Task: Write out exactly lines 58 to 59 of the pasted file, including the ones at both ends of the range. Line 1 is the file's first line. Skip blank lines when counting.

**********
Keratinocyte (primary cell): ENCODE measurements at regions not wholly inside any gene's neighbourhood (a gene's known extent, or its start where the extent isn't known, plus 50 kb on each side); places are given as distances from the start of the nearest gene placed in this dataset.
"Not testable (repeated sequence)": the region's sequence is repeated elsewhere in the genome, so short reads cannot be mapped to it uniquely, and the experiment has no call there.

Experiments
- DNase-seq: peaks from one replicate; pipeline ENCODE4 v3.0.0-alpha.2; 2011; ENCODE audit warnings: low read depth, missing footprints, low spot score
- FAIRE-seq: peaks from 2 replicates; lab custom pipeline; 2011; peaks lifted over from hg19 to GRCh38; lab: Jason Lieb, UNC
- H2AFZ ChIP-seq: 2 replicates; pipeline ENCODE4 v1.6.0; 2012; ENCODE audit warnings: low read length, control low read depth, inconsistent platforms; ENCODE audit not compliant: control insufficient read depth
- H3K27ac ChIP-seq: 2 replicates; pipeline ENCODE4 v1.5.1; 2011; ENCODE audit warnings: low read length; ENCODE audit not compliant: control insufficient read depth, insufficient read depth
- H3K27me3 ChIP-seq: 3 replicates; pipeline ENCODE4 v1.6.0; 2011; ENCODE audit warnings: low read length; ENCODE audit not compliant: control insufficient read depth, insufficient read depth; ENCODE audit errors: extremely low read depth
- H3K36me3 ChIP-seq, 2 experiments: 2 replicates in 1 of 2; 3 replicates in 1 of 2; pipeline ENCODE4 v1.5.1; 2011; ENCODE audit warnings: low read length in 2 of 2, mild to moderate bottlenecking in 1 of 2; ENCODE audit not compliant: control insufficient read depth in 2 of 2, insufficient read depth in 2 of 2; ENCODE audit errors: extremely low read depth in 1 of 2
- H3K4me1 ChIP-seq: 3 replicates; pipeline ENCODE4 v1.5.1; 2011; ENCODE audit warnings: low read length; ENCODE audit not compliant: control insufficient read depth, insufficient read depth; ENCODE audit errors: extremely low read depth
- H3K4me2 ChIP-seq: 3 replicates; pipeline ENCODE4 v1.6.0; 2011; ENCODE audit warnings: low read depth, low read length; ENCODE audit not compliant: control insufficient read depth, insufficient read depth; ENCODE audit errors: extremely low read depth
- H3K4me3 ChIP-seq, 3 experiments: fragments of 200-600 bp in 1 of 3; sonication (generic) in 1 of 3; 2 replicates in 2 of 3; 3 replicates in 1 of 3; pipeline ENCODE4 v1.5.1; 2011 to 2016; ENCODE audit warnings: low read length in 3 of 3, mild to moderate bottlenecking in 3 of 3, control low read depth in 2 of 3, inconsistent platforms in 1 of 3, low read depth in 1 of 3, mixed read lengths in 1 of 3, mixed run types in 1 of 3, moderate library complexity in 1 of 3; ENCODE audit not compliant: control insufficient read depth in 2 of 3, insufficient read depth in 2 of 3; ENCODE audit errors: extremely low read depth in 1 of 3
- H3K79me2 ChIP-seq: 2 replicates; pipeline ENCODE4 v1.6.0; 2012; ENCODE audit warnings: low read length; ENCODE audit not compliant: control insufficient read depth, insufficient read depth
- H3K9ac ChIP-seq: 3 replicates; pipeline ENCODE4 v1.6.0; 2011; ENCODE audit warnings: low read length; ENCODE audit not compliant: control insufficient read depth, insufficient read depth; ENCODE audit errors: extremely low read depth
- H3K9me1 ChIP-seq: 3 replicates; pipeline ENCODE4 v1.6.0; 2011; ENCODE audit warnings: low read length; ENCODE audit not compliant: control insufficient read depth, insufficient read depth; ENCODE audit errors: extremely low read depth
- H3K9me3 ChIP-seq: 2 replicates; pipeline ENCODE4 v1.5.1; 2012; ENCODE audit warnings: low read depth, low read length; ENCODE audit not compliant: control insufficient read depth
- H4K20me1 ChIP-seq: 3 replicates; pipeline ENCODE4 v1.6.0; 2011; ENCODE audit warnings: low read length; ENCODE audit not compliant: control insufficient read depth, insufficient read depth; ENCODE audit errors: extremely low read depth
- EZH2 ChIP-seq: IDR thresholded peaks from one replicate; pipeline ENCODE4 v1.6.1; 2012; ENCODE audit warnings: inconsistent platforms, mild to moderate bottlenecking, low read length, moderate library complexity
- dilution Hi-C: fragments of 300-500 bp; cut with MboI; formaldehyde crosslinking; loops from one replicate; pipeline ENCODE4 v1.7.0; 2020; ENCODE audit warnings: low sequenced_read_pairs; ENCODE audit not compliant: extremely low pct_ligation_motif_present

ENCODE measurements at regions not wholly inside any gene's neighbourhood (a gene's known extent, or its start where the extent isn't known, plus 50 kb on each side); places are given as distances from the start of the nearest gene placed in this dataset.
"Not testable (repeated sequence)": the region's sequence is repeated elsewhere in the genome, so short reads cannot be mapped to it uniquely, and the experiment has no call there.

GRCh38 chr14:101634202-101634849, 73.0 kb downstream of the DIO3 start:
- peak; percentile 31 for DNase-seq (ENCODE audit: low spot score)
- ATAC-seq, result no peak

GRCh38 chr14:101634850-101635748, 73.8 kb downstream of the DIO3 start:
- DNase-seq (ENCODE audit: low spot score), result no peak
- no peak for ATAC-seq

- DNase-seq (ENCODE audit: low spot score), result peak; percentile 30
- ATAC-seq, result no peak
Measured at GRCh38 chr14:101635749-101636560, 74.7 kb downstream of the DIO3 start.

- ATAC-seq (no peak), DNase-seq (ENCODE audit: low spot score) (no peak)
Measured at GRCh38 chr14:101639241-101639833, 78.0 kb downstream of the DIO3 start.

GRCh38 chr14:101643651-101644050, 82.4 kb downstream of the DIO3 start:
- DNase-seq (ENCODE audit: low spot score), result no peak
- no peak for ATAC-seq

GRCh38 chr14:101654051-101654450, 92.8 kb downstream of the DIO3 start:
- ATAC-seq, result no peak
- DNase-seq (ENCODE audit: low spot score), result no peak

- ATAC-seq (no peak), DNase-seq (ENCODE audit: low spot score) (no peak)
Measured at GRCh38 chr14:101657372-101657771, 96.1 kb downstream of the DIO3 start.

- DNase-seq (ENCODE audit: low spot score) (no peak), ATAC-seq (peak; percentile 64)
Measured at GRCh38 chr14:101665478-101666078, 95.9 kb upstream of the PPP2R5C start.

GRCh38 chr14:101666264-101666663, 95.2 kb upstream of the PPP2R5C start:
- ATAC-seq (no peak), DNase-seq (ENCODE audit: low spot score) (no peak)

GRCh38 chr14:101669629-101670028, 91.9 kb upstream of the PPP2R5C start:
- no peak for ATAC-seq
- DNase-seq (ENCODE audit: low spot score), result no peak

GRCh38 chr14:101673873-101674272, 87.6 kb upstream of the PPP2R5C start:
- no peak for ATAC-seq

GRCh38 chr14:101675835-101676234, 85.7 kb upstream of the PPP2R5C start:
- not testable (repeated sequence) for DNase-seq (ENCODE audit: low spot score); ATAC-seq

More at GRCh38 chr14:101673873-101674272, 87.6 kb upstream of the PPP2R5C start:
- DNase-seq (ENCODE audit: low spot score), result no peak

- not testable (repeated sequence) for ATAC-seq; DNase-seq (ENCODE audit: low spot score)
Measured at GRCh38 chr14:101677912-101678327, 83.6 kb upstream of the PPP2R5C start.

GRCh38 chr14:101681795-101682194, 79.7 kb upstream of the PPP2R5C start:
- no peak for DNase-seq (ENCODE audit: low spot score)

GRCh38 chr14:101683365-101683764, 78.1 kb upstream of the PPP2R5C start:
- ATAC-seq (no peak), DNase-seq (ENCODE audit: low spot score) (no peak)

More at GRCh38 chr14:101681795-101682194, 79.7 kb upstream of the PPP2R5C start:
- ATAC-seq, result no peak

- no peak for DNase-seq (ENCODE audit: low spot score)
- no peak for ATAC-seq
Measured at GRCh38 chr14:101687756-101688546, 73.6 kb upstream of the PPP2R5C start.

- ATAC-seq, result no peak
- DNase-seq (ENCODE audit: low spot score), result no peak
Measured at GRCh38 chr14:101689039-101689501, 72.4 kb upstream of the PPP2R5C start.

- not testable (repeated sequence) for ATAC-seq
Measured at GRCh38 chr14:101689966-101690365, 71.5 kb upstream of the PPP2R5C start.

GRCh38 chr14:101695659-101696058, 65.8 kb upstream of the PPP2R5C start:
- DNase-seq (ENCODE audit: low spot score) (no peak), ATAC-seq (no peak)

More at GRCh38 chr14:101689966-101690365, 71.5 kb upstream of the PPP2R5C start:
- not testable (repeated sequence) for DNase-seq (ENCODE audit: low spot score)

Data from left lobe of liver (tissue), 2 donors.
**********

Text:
GRCh38 chr14:101683365-101683764, 78.1 kb upstream of the PPP2R5C start:
- ATAC-seq (no peak), DNase-seq (ENCODE audit: low spot score) (no peak)